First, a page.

Those who follow business news know that when a company is floundering, usually you want to “look for the union label”.
Marshall University student Aaron Kidd ties this trend together with West Virgina’s coal industry challenges.
Last week, 160 West Virginia coal miners learned they would no longer have a job after August. The company, Alpha Natural Resources, cited poor market conditions as a reason for their closure. While the rest of the country attempts to recover from the so-called “Great Recession,” West Virginia coal miners find their opportunities shrinking every day. It is true that President Obama hasn’t been a proponent of the coal industry (he said electricity rates would necessarily skyrocket under his energy policies). However, a major problem with the Appalachian coal industry is Union leadership doing their best to shut down every coal company they can.
United Mine Workers of America (UMWA) President Cecil Roberts is a known criminal; his most recent arrest came a few days ago at a Patriot coal company protest in Kentucky. He was arrested at a Patriot coal protest in West Virginia just weeks before. Successful CEOs and leaders know their actions speak to their personal values and beliefs – Roberts seems to value being a felon more than advancing the UMWA. His agenda is to control the conversation and blame coal companies for the problems he created. He promised workers posh benefits in exchange for joining unions, and when these companies folded, he blamed the companies for not meeting their obligations.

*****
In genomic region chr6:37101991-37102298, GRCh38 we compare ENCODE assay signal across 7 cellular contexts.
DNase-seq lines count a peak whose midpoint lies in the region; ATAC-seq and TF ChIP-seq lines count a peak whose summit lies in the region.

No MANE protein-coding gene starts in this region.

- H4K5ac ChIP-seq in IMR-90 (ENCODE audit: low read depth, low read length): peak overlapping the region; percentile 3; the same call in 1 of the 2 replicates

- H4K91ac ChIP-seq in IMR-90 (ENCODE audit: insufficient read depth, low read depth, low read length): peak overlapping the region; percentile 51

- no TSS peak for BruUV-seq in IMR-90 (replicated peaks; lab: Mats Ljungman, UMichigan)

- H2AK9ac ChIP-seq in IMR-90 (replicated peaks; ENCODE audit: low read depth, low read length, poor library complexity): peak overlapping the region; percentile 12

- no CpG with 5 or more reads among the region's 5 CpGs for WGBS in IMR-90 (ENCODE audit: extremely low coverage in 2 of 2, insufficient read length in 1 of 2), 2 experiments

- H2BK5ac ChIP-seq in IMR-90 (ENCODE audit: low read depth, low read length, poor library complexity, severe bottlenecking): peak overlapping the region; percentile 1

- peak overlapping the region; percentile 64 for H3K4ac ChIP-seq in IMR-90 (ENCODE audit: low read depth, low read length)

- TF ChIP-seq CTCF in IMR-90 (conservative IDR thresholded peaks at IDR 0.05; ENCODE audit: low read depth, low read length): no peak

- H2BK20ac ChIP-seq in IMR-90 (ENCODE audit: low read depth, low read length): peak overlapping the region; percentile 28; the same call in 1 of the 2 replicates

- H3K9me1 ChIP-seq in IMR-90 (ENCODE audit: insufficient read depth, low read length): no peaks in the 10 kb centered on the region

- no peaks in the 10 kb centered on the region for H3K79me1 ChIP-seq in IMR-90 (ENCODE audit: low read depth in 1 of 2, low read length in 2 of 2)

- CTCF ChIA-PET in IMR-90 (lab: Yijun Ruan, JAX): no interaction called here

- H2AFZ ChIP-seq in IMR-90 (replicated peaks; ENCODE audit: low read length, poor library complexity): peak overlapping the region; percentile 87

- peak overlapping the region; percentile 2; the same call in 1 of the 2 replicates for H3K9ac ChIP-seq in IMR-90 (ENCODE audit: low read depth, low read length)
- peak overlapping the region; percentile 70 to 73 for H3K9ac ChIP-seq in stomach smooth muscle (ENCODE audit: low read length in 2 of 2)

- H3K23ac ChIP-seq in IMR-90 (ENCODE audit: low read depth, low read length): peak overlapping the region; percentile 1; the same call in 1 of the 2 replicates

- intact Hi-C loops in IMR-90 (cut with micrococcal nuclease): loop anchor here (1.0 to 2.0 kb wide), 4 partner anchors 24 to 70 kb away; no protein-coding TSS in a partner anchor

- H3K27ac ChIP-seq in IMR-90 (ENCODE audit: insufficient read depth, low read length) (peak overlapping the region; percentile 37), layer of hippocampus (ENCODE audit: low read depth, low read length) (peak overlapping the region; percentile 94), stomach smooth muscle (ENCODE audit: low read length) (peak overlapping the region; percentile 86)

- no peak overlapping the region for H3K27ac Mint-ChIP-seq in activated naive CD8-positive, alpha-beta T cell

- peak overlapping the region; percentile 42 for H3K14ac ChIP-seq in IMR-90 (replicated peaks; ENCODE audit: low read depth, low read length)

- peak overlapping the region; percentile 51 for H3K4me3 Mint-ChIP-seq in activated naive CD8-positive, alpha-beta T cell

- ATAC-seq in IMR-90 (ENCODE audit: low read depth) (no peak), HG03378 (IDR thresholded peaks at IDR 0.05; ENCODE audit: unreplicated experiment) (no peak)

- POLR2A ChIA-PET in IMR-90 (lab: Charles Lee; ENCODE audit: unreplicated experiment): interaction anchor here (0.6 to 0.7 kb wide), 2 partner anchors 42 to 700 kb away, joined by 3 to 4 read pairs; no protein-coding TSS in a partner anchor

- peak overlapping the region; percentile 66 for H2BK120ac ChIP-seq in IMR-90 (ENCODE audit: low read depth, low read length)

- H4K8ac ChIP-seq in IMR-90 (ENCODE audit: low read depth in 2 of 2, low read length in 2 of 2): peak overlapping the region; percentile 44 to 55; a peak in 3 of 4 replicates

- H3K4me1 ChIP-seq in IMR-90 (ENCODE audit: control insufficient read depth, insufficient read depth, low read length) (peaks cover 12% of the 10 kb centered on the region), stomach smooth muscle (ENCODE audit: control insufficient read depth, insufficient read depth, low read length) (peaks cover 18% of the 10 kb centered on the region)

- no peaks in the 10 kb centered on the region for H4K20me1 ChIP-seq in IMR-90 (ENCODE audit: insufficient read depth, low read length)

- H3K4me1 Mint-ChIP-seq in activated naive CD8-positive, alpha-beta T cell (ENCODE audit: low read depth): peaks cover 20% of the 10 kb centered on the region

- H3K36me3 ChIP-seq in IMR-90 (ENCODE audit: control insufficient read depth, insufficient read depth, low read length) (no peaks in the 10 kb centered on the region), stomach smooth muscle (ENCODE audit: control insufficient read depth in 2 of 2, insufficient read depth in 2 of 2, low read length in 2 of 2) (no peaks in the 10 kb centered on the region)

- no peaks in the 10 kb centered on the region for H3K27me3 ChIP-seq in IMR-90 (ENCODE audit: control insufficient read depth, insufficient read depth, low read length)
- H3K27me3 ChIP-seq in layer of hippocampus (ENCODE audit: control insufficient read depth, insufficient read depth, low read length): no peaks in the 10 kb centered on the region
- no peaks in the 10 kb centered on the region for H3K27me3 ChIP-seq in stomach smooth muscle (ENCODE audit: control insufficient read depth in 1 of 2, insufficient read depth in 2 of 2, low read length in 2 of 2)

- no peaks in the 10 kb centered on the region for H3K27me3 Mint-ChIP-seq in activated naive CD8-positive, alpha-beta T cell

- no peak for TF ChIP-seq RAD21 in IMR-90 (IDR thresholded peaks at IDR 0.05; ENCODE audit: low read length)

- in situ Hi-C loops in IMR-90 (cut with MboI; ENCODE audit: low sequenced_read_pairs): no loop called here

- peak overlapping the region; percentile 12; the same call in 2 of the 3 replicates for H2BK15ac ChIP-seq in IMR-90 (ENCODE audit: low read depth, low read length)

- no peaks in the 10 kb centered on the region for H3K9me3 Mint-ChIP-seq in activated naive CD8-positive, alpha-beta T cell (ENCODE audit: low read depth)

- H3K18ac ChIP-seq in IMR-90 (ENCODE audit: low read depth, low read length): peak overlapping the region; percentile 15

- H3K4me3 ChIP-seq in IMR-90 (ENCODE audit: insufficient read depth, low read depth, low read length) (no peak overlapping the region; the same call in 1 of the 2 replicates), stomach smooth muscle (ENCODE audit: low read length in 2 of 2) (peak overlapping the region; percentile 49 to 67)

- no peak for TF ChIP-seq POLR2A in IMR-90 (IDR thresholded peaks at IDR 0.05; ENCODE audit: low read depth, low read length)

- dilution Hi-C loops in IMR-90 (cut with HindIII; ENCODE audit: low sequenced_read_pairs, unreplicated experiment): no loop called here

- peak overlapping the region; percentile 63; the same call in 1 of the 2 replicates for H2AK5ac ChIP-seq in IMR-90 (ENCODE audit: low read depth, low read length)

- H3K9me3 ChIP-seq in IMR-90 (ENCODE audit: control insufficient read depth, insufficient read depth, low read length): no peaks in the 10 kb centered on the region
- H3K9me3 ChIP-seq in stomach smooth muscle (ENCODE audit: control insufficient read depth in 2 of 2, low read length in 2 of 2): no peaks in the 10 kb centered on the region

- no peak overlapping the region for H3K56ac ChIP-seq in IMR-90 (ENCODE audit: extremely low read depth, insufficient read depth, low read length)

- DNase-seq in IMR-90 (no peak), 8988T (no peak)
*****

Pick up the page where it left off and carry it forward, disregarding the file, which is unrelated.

West Virginia has a rich history that shows how unions can play a positive role in the coal industry, accomplishing everything from reasonable work hours to safety regulations. No one can deny the impact they had on shaping what we consider to be standard operating procedure today. Unfortunately, their once positive influence has waned, they serve only to detract from economic growth and serious progress.
This trend isn’t limited solely to the coal industry, or to West Virginia. …
…Unions aren’t just to blame for economic hardship. Corporations manipulate people and can become corrupt when left unchecked. But, there are a multitude of rules and regulations in place thanks to workers who knew they were worth something. For this reason, unions should be wholly satisfied at their progress. They’ve done what they set out to accomplish, which is make the workplace safer and make sure their workers were treated fairly. Unfortunately, they now focus solely on trying to earn their workers a higher wage than market value allows, while also intimidating nonunion workers and corporations. The time has come to seriously examine the usefulness of unions in our economy.